BOULDER — Increased automation and artificial intelligence will combine to create a wave of disruption that will eliminate hundreds of millions of jobs globally by 2030, placing new urgency on efforts to retrain workers and develop the skill sets necessary for new jobs that will be created.
During May and June we celebrate the fastest growing private companies in Northern Colorado and the Boulder Valley with BizWest Media’s Mercury 100 Awards.
Companies that may be looking for a spot on this coveted list may benefit from asking themselves a few questions while striving for or managing substantial growth within their business.
That was the message from Josh Davies, CEO of The Center for Work Ethic Development, opening keynote speaker at the 11th annual Boulder Economic Summit, at the University Memorial Center on the University of Colorado Boulder campus.
The event, titled “The Workforce of the Future,” attracted about 370 people and was organized by the Boulder Economic Council.
Davies described “creative disruption,” which occurs when new technologies eliminate jobs.
“The combination of increased automation, along with the advent of artificial intelligence, are working together to disrupt our workplace like we have not seen in 30 years,” Davies said.
“Creative disruption is this idea that when technology comes, we destroy some jobs,” he added, citing the elimination of telephone operators as technology made the position obsolete. But new jobs have been created, including app developers, a major industry in Colorado.
“There are far more developers of mobile apps than there ever were switchboard operators in Colorado,” he said.
“When you look at where we are, what you have to remember is that technology is coming, and there’s nothing we can do about it,” he said.
Creative disruption “allows employment to continue to grow,” Davies said. “If you look at technology, it is not in any way adversely impacting the number of people who are working in America. All it’s done is shift where they work.”
But the coming disruption in 2030 might be different, and more challenging. Davies said that occupations most in danger of disruption are those with repetitive tasks that can be easily replicated, such as telemarketing, accounting/auditing and retail sales clerks. With the latter, he predicted that 92 percent of all retail jobs will be eliminated, accounting for 16 million people.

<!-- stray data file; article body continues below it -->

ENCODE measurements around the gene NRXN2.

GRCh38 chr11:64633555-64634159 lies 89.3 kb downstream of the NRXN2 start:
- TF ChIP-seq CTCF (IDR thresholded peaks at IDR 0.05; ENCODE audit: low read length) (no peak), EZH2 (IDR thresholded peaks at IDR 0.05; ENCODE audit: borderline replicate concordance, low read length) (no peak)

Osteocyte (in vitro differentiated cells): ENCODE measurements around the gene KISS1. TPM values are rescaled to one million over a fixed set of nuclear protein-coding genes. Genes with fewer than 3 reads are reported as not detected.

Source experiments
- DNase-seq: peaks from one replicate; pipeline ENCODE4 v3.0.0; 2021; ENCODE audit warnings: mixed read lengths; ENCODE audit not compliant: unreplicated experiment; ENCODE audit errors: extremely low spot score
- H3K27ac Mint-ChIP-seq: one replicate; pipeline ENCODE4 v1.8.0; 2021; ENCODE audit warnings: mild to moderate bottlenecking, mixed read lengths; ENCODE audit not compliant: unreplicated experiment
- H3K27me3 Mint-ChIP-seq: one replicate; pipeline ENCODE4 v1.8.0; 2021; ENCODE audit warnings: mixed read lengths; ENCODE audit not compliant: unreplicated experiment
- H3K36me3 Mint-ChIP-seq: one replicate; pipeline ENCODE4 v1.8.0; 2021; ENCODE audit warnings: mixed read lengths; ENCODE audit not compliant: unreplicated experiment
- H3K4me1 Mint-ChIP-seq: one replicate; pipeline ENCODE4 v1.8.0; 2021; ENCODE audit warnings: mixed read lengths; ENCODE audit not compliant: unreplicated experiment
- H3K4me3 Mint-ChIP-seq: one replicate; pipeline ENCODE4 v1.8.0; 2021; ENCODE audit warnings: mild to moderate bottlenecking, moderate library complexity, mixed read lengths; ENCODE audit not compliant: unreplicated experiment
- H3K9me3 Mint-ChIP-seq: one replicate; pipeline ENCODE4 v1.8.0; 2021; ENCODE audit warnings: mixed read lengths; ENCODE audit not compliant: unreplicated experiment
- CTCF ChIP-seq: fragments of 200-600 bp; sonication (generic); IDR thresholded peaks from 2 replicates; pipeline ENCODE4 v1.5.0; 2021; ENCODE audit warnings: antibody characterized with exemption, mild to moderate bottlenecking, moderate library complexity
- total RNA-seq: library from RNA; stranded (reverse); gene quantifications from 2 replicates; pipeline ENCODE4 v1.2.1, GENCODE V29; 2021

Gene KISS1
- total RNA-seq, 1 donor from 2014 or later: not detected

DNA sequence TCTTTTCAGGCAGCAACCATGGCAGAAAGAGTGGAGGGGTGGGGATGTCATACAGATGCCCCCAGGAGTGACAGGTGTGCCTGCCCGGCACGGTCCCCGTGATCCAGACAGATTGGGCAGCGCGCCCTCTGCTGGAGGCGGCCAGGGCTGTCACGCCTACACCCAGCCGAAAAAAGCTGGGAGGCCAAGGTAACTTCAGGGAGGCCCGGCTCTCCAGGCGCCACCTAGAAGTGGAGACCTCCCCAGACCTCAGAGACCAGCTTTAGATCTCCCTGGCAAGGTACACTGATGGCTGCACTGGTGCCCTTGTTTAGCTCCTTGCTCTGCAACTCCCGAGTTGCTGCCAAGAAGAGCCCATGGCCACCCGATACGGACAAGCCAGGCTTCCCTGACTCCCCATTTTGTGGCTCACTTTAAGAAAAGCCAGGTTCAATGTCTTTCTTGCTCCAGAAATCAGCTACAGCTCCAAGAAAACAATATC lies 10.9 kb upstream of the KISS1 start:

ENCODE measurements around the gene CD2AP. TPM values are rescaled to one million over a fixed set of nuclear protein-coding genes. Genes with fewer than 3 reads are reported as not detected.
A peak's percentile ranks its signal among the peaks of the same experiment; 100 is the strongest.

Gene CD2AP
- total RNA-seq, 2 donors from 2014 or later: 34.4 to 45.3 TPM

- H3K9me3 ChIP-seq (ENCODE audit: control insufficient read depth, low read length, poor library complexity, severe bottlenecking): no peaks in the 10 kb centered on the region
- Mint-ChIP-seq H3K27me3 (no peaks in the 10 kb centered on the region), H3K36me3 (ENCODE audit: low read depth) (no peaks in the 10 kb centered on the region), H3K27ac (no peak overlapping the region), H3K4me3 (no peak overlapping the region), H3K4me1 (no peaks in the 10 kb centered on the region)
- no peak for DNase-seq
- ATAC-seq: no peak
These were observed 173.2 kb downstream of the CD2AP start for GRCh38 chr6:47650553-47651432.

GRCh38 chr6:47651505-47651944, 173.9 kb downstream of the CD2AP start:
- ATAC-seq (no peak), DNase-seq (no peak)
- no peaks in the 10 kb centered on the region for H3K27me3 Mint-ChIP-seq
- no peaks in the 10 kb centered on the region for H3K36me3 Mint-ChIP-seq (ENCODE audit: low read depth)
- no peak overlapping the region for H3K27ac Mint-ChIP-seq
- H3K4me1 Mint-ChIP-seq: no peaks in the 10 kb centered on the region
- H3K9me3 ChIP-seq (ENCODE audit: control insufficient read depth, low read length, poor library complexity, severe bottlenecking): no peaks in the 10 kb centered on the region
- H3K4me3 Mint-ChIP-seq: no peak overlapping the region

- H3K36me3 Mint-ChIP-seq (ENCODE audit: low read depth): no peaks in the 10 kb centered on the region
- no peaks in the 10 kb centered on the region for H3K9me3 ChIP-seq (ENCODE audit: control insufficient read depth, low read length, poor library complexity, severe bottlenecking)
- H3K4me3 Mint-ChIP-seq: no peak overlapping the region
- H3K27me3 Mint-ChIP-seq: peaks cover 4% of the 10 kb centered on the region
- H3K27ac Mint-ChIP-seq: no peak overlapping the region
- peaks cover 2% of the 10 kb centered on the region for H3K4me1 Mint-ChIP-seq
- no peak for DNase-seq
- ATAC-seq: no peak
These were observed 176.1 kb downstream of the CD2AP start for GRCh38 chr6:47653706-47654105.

Globally, almost 400 million jobs are predicted to be eliminated by the automation and artificial intelligence wave.
“When we talk about creative disruption, that we have always created more jobs with technology than we’ve replaced, here’s what I see happening: that the 2030 wave of decoupling will be creative destruction, and for the first time ever, technology will lose more jobs than will be replaced. We will not have as many opportunities.”
What to do with these displaced workers will be a significant challenge, he said.
Andi Rugg, executive director of Skillful Colorado, said that the disruption in Colorado’s economy could be “much less dramatic” than what Davies related, with the state working to create an environment in which businesses and workers can thrive and grow.
“This economy has to be based on skills,” Rugg said. “It has to be led by businesses, with businesses setting the demand for the skills that are required to be successful in their organizations. Engineers need to be educating students for those skills, and workers themselves have to understand the skills that they have and those that they need in order to be successful in this economy.”
Rugg identified several skills that are transferable from one occupation to another, including the ability to handle pressure, being a self-directed learner, dexterity with symbols and being a strong team player — all skills required for a software developer, musician and financial-services professional.
“These are foundational and transferable skills that we cannot overlook,” she said. “These are the skills that we’re going to have to recognize and be training toward to create an economy where both employers and job seekers have the flexibility to adapt to this changing shift.
“More than a third of the American workforce, maybe more, will have to acquire new skills for the new jobs that are coming,” she added. “Our challenge is to make sure that the people in our workforce have the skills to be successful in this economy.”
Skillful Colorado is an initiative of the Markle Foundation, the state of Colorado, Microsoft Corp. and other groups. It works with employers, educators and labor officials to help shift the employment market to a skills-based system, in which employers look at skills, no matter where a prospective worker attained them.
She noted that workers say there are not enough opportunities, while employers lament the lack of skilled workers.
“Skills are what will be bridging this gap,” she said.